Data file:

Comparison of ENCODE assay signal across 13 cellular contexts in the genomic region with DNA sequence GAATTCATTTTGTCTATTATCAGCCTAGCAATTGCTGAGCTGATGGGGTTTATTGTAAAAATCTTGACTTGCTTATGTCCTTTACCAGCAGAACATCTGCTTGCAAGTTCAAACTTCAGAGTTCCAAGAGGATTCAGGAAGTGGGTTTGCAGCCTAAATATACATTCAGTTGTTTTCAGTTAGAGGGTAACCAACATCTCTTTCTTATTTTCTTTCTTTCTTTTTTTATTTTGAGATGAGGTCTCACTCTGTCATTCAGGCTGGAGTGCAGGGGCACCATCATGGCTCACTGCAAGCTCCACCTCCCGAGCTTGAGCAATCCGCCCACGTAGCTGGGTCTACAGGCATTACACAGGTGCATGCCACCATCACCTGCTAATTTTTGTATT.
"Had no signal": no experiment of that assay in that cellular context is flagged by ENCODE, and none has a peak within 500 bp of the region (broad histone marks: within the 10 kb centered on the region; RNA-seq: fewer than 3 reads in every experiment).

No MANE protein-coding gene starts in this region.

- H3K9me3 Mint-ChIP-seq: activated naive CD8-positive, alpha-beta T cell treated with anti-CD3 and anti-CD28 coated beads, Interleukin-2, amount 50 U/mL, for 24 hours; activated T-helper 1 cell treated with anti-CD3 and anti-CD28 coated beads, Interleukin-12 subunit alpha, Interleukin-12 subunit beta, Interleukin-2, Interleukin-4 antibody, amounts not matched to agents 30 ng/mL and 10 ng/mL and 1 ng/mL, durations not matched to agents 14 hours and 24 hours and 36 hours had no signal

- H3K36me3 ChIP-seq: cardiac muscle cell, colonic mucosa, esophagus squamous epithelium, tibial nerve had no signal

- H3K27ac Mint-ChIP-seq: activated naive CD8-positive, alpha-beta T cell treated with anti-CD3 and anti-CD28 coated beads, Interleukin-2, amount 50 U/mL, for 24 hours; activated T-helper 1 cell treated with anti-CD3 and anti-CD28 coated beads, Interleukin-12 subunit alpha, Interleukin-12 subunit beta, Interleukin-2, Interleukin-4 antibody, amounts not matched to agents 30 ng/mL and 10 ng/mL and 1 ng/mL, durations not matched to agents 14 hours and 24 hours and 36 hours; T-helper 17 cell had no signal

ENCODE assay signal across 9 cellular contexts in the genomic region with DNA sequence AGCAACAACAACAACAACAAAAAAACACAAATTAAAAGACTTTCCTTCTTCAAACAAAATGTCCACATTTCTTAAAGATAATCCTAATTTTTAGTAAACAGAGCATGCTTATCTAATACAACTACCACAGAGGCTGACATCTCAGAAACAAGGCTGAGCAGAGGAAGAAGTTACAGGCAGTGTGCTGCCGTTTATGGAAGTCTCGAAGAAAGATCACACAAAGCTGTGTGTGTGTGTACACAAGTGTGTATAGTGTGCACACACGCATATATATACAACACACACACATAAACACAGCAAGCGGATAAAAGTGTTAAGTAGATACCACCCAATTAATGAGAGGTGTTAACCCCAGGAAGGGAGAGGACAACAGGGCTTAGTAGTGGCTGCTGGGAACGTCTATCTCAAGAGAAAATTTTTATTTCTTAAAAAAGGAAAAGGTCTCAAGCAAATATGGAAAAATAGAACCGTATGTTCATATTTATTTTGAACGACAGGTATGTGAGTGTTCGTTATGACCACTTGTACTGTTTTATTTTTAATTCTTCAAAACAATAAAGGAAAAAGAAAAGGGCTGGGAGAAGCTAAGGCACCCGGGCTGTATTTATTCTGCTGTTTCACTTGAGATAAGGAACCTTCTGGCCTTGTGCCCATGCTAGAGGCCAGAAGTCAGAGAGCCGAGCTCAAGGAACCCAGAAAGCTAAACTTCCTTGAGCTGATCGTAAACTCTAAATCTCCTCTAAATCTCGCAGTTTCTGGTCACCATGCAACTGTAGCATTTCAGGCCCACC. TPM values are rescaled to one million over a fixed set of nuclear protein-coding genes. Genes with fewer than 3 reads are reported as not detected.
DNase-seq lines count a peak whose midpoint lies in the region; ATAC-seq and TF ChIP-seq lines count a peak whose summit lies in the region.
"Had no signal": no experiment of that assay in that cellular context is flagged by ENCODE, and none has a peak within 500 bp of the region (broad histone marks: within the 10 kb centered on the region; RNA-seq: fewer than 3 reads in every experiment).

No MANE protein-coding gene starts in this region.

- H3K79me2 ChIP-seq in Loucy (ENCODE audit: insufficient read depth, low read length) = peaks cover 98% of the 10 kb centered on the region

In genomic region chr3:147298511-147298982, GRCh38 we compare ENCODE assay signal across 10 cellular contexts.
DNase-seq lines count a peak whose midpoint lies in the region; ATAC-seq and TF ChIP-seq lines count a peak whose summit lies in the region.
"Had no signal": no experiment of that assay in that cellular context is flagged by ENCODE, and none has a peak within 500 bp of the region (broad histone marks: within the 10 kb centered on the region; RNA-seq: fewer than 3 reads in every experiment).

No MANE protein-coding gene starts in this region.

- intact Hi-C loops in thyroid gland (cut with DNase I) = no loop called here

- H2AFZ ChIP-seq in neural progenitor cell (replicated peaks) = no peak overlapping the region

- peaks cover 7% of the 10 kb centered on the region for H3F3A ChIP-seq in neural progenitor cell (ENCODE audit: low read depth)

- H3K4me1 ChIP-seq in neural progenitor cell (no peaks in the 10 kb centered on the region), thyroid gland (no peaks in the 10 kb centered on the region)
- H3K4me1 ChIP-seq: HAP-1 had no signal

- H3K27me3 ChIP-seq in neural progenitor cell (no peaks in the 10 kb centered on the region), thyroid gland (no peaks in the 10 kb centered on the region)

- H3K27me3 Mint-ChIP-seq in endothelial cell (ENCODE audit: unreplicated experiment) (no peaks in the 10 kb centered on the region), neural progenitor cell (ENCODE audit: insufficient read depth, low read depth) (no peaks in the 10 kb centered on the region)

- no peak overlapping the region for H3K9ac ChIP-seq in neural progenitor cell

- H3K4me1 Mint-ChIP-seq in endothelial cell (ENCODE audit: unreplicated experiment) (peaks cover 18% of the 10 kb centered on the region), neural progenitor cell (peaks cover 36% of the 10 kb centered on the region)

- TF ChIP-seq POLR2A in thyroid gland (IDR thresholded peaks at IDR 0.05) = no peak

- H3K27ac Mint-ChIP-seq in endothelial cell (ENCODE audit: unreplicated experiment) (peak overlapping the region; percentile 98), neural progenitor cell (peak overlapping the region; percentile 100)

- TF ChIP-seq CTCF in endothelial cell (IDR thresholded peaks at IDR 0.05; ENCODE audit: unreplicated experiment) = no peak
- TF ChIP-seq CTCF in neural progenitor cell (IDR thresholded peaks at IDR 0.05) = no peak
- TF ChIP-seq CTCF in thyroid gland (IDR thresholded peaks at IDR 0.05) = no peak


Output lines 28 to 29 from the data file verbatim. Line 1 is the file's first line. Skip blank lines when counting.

- TF ChIP-seq CTCF in neural progenitor cell (IDR thresholded peaks at IDR 0.05) = no peak
- TF ChIP-seq CTCF in thyroid gland (IDR thresholded peaks at IDR 0.05) = no peak